A few weeks ago Eric from Durham, NC noted that we hadn’t had any Dumb Questions in a long time so he sent me in an assortment and told me I could use any of them I wanted. I thought this was a delightful idea, so of course I procrastinated on answering him for a few weeks.
Let’s start with his first question:
I have a 2010 Mac Book Pro with a 2.4 GHz Core 2 Duo and 4GB of RAM running Yosemite. With the exception of buying an SSD which I cannot afford right now, is there any other way to speed it up?
Great question. SSDs are dropping in price but they’re still expensive and might not be the best immediate investment for you right now. When you open an application on your Mac, it puts the application and the data into RAM. RAM is very fast and is essential to giving you a speedy experience. However, when you run out of RAM, say by opening 2 or 3 applications or more at the same time, you will run out of RAM. Rather than just saying, “nope, sorry Eric, I can’t do that” your Mac will use your hard drive instead of RAM. So instead of using the snappy solid state RAM, it’s accessing a physical, spinning disk to access this data, and immediately things will slooooowwwww down.
The solution and it’s relatively inexpensive, is to upgrade your RAM to 8GB. You can do that from Other World Computing for a grand total of $91US. The upgrade is so easy on these machine because it was before Apple started going crazy making them thinner and thinner so you can still get in there with a few screws and upgrade the RAM. OWC does install videos that walk you through step by step how to do it. It’s actually really fun too.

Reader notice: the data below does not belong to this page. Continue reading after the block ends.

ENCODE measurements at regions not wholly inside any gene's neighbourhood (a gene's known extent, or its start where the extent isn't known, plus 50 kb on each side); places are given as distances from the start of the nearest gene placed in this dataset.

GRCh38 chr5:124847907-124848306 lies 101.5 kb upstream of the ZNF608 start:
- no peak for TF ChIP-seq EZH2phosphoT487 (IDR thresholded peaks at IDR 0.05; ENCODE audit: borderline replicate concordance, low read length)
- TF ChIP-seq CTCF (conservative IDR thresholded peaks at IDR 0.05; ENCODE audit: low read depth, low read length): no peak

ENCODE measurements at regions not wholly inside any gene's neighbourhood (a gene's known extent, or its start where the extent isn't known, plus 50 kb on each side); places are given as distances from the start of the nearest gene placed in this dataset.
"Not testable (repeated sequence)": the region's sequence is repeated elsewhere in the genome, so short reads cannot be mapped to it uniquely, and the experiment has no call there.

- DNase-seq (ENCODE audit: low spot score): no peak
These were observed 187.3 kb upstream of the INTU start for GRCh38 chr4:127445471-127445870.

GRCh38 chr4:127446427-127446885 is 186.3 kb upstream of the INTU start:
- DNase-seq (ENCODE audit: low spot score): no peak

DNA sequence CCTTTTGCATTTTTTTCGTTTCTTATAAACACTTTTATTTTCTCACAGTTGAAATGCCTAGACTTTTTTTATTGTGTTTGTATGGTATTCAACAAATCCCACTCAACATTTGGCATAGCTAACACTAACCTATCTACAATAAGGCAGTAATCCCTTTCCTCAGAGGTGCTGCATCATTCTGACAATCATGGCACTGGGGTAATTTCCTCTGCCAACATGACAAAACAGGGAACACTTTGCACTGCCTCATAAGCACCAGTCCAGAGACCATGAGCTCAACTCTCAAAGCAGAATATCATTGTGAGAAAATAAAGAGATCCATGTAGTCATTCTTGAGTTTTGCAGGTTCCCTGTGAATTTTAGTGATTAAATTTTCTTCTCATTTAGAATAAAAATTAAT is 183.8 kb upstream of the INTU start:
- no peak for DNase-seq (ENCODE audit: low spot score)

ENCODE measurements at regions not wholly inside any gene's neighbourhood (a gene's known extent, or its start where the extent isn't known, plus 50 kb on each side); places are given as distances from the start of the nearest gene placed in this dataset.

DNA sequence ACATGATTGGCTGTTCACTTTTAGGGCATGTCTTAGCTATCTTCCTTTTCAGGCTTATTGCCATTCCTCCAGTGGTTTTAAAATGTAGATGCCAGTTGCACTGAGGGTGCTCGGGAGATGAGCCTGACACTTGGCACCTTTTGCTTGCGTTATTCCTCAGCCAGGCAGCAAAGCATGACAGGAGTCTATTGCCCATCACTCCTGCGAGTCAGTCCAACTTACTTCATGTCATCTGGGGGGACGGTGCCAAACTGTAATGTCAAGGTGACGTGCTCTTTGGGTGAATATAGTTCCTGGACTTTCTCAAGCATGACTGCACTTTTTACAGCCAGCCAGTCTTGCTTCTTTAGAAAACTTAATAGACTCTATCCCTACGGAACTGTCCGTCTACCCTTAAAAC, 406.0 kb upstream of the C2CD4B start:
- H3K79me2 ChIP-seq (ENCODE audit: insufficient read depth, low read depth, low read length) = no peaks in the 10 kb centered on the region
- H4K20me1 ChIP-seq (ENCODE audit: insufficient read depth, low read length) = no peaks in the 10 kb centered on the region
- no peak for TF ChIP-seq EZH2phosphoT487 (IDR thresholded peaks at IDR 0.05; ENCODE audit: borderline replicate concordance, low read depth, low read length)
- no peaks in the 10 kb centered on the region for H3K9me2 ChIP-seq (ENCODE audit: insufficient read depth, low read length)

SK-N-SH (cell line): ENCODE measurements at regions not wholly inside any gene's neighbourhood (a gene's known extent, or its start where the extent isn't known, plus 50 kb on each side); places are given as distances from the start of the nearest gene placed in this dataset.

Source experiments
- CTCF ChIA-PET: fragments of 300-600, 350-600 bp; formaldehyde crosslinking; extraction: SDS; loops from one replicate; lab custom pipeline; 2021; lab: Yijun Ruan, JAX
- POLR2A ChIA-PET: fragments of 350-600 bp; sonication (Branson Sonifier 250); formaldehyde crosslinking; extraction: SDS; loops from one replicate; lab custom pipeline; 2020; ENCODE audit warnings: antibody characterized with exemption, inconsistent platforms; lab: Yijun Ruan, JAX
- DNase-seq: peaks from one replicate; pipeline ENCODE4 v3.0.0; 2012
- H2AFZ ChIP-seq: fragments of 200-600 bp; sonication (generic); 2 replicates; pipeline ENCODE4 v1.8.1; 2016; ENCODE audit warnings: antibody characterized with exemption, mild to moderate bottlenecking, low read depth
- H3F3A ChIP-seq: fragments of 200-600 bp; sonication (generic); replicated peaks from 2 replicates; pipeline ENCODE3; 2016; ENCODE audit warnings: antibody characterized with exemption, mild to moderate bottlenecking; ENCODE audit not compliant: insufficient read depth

If you want to spend no money at all though, I have another idea. If you’e a geek, and let’s face it, if you’re writing to me you’ve probably got it bad, in the last 4 years you’ve loaded a lot of stuff on this very capable machine. I find that doing a nuke and pave can bring even bigger speed improvements than a RAM upgrade. By nuke and pave I mean this:
- Make a bootable clone of your hard drive using Carbon Copy Cloner or SuperDuper!
- If you have another spare disk around, make a backup of your data. One backup isn’t a backup, right?
- Make SURE you’ve got a backup of the elusive User/Library/Application Support folder, you’ll be amazed what gets stored in there when you’re not watching.
- The 2010 MacBook Pros have a recovery partition which you can access by booting up holding down Command-R. In here you can go into Disk Utility and erase the drive. I know, it’s scary but trust me, it’s awesome. Resist the temptation to just reinstall the OS. If you do that, Apple will courteously keep all of the cruft you’ve been shoving into the back corners for you, which is exactly what we DON’T want.
- From within this recovery partition you can install a brand clean version of the OS
- Once you boot to the new clean install, you can run Migration Assistant to bring your data back. I recommend NOT bringing back settings, JUST bring back your data from your backup drive
- Here’s the hard part – don’t bring back Applications either. My recommendation is to wait until you NEED an application to install it. Install it from scratch from a fresh download from the Internet too, so you know you have the newest and coolest version.
This is a long process but it’s kind of fun to figure out what you really need. I’ve tried to do this by deleting applications I don’t need but I only get rid of a half dozen, but if I put back what I do use, I end up cutting the number in half!
I haven’t given you every single step here; I’m assuming you know enough to fill in the blanks, but I hope this outline helps you to understand the basic steps of doing a nuke and pave. Every time I’ve done this my Mac is sooooo much faster, even one that’s only a year or two old will benefit dramatically from a nuke and pave.
I hope this helps you speed up your Mac, Eric, it’s a great machine and well worth the effort to shine her up a bit to make you happy!